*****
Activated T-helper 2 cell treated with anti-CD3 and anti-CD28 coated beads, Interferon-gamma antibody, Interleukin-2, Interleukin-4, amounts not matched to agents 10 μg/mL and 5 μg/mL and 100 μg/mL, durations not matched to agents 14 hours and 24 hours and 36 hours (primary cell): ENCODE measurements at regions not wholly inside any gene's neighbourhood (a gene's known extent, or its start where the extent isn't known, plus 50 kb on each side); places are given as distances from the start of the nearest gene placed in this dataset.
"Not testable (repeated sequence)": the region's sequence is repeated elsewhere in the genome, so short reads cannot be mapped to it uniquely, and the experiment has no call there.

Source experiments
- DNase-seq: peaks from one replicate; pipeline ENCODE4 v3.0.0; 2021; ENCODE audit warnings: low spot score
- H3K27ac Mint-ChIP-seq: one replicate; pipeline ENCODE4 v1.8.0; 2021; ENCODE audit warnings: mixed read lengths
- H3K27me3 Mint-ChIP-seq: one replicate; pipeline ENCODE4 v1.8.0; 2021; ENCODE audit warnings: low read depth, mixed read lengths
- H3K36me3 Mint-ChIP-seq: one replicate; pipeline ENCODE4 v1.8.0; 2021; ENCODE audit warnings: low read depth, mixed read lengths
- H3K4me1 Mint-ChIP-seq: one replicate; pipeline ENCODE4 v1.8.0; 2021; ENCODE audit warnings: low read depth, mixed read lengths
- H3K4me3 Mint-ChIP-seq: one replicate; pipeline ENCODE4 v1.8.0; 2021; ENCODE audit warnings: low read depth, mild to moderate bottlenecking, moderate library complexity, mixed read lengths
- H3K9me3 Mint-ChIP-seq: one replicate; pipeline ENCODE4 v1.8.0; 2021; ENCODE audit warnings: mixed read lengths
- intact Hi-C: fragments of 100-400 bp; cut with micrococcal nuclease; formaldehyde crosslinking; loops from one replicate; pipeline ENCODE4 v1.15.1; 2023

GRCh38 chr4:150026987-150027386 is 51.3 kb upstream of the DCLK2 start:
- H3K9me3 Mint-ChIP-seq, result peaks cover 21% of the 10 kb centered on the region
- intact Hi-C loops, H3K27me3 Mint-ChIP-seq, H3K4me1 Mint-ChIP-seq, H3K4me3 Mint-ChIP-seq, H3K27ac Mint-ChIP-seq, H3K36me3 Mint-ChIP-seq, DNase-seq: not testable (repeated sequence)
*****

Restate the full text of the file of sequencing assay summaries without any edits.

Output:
Activated T-helper 2 cell treated with anti-CD3 and anti-CD28 coated beads, Interferon-gamma antibody, Interleukin-2, Interleukin-4, amounts not matched to agents 10 μg/mL and 5 μg/mL and 100 μg/mL, durations not matched to agents 14 hours and 24 hours and 36 hours (primary cell): ENCODE measurements at regions not wholly inside any gene's neighbourhood (a gene's known extent, or its start where the extent isn't known, plus 50 kb on each side); places are given as distances from the start of the nearest gene placed in this dataset.
"Not testable (repeated sequence)": the region's sequence is repeated elsewhere in the genome, so short reads cannot be mapped to it uniquely, and the experiment has no call there.

Source experiments
- DNase-seq: peaks from one replicate; pipeline ENCODE4 v3.0.0; 2021; ENCODE audit warnings: low spot score
- H3K27ac Mint-ChIP-seq: one replicate; pipeline ENCODE4 v1.8.0; 2021; ENCODE audit warnings: mixed read lengths
- H3K27me3 Mint-ChIP-seq: one replicate; pipeline ENCODE4 v1.8.0; 2021; ENCODE audit warnings: low read depth, mixed read lengths
- H3K36me3 Mint-ChIP-seq: one replicate; pipeline ENCODE4 v1.8.0; 2021; ENCODE audit warnings: low read depth, mixed read lengths
- H3K4me1 Mint-ChIP-seq: one replicate; pipeline ENCODE4 v1.8.0; 2021; ENCODE audit warnings: low read depth, mixed read lengths
- H3K4me3 Mint-ChIP-seq: one replicate; pipeline ENCODE4 v1.8.0; 2021; ENCODE audit warnings: low read depth, mild to moderate bottlenecking, moderate library complexity, mixed read lengths
- H3K9me3 Mint-ChIP-seq: one replicate; pipeline ENCODE4 v1.8.0; 2021; ENCODE audit warnings: mixed read lengths
- intact Hi-C: fragments of 100-400 bp; cut with micrococcal nuclease; formaldehyde crosslinking; loops from one replicate; pipeline ENCODE4 v1.15.1; 2023

GRCh38 chr4:150026987-150027386 is 51.3 kb upstream of the DCLK2 start:
- H3K9me3 Mint-ChIP-seq, result peaks cover 21% of the 10 kb centered on the region
- intact Hi-C loops, H3K27me3 Mint-ChIP-seq, H3K4me1 Mint-ChIP-seq, H3K4me3 Mint-ChIP-seq, H3K27ac Mint-ChIP-seq, H3K36me3 Mint-ChIP-seq, DNase-seq: not testable (repeated sequence)